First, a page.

Pittsburgh booksellers receive holiday bonuses from author James Patterson | Literary Arts | Pittsburgh | Pittsburgh City Paper

Pittsburgh booksellers receive holiday bonuses from author James Patterson

click to enlarge Holiday Bookseller Bonus Program winner Lea Bickerton of The Tiny Bookstore in the North Hills - CP PHOTO: JARED WICKERHAM
CP Photo: Jared Wickerham
Holiday Bookseller Bonus Program winner Lea Bickerton of The Tiny Bookstore in the North Hills
One of America’s most commercially successful authors has set out to help independent bookstores, and that includes those in Pittsburgh.

James Patterson, the writer best known for his Alex Cross series, donated a total of $250,000 in grants to bookstores all over the country through his annual Holiday Bookseller Bonus Program. The program is administered by Patterson and the American Booksellers Association, a nonprofit trade organization dedicated to independent bookstores.

The program was created to award gifts of $500 to employees at current ABA member stores, according to a description. Included among this year’s winners are Mary Ferris of the Penguin Bookshop in Sewickley; Eowyn Randall of Riverstone Books, which has locations in Squirrel Hill and McCandless; Lesley Rains of the City of Asylum Bookstore in the North Side; and Lea Bickerton of The Tiny Bookstore in the North Hills.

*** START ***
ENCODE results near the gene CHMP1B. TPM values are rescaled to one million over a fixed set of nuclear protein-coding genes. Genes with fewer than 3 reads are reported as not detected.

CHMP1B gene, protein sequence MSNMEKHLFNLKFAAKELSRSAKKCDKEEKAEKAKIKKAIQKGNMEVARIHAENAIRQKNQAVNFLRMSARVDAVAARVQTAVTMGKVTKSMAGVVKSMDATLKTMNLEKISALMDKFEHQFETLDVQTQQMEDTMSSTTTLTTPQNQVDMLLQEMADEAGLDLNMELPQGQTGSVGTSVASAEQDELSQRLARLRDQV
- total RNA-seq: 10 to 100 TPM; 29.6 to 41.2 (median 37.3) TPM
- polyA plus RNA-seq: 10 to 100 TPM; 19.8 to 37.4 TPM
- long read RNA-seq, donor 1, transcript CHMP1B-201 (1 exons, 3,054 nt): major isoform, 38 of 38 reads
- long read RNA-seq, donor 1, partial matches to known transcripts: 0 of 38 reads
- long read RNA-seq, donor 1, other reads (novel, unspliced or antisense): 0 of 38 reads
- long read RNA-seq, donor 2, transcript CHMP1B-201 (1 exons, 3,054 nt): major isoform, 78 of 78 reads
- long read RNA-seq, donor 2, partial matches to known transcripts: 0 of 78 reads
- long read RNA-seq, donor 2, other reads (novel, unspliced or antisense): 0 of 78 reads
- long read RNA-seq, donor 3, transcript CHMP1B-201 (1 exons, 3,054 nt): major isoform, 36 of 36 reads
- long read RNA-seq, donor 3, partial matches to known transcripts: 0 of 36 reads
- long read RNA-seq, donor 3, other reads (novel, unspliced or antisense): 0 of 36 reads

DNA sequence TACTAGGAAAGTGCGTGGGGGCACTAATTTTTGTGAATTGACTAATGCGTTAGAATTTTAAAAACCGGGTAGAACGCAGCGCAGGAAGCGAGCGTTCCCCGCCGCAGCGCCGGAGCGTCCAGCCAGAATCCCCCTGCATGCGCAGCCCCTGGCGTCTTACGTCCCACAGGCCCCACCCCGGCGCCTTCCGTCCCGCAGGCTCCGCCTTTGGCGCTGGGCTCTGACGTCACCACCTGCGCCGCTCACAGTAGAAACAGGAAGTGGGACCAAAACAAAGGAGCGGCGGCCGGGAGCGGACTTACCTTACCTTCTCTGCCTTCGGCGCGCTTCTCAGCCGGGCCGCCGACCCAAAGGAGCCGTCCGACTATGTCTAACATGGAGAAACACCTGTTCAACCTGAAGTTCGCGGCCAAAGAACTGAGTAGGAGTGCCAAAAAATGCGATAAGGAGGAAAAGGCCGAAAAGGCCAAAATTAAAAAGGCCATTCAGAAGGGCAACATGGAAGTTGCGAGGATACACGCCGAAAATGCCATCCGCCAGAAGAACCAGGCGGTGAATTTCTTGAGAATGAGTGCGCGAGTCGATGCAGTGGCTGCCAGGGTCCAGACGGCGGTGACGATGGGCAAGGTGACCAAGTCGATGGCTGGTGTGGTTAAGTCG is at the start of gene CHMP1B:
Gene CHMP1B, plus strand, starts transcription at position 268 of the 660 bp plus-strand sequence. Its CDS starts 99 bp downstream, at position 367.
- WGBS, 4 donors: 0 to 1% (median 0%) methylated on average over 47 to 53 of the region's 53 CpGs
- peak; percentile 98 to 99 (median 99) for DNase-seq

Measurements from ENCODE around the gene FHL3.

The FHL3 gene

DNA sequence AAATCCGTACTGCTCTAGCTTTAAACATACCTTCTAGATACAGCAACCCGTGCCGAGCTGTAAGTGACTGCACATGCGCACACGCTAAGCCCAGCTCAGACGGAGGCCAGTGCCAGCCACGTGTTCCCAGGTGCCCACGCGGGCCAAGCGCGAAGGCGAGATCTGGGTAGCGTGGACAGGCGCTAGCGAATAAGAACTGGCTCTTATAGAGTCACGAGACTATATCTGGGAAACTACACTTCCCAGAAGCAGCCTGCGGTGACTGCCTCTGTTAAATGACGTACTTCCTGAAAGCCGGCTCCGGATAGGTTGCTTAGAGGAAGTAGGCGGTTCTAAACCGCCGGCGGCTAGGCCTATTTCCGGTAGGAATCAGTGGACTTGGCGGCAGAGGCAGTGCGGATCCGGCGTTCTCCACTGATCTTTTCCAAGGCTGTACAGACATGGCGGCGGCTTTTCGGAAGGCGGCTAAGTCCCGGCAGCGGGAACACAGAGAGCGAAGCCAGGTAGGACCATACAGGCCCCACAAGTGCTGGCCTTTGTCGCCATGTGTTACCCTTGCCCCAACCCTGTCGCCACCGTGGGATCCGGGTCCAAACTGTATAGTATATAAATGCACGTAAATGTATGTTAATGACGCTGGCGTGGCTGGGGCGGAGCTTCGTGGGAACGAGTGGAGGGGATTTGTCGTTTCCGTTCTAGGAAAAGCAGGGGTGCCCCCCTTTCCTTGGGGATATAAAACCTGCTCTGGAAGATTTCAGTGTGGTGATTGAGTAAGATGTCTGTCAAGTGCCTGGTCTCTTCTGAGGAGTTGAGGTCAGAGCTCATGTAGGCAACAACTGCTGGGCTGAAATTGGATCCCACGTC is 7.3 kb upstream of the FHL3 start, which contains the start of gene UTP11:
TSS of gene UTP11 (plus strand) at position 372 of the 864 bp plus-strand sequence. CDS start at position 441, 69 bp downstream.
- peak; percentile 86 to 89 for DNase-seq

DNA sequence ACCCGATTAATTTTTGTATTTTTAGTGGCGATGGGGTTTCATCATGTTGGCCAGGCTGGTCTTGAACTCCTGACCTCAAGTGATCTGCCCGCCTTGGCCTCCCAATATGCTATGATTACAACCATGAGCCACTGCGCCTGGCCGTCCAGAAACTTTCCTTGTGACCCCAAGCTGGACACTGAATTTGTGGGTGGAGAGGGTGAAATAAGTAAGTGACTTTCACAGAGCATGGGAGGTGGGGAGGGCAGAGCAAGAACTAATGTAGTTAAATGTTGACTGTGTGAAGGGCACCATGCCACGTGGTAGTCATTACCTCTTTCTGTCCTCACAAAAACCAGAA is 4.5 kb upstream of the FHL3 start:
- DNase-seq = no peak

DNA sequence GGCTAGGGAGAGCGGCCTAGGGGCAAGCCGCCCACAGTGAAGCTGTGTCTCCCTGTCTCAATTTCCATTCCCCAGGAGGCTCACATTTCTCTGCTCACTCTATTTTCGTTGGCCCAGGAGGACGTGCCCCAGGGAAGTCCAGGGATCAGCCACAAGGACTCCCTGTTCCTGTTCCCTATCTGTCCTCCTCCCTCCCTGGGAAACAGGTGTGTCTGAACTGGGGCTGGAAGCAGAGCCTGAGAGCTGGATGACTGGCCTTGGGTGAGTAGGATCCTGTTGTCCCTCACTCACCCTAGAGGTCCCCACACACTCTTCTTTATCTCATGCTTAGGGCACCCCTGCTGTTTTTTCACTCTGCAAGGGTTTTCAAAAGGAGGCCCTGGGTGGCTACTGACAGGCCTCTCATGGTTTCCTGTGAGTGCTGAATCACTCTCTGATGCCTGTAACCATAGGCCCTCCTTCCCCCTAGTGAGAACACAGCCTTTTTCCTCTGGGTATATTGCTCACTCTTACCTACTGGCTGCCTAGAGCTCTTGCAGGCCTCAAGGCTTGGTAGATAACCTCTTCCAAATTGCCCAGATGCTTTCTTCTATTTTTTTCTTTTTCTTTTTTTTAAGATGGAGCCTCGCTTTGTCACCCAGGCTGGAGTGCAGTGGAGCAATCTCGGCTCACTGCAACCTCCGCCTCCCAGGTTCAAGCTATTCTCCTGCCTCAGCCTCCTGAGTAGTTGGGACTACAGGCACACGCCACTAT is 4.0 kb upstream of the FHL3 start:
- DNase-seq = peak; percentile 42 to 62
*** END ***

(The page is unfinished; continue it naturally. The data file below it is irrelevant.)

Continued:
Winners could self-nominate, or be nominated by customers, publishing professionals, authors, or by fellow employees or management.

While Patterson is known for his thrillers, he has branched out into other genres, including children’s books. Because of this, the Holiday Bookseller Bonus Program has, in the past, emphasized awarding booksellers who serve young readers.

Patterson has taken a step back from writing full-time, now running what’s been dubbed a book “factory,” using his name and, in the case of some oddly endearing television ads, his face to promote scads of titles by other writers (there’s even one by country idol Dolly Parton). He has also worked to promote literacy and to support indie bookstores, especially during the pandemic when many brick-and-mortar shops have closed during shutdowns.

In a video on the ABA website, Bickerton said the grant was “very generous” and “very greatly appreciated,” adding that she plans on using the funds to expand the store’s lifelong learning program.

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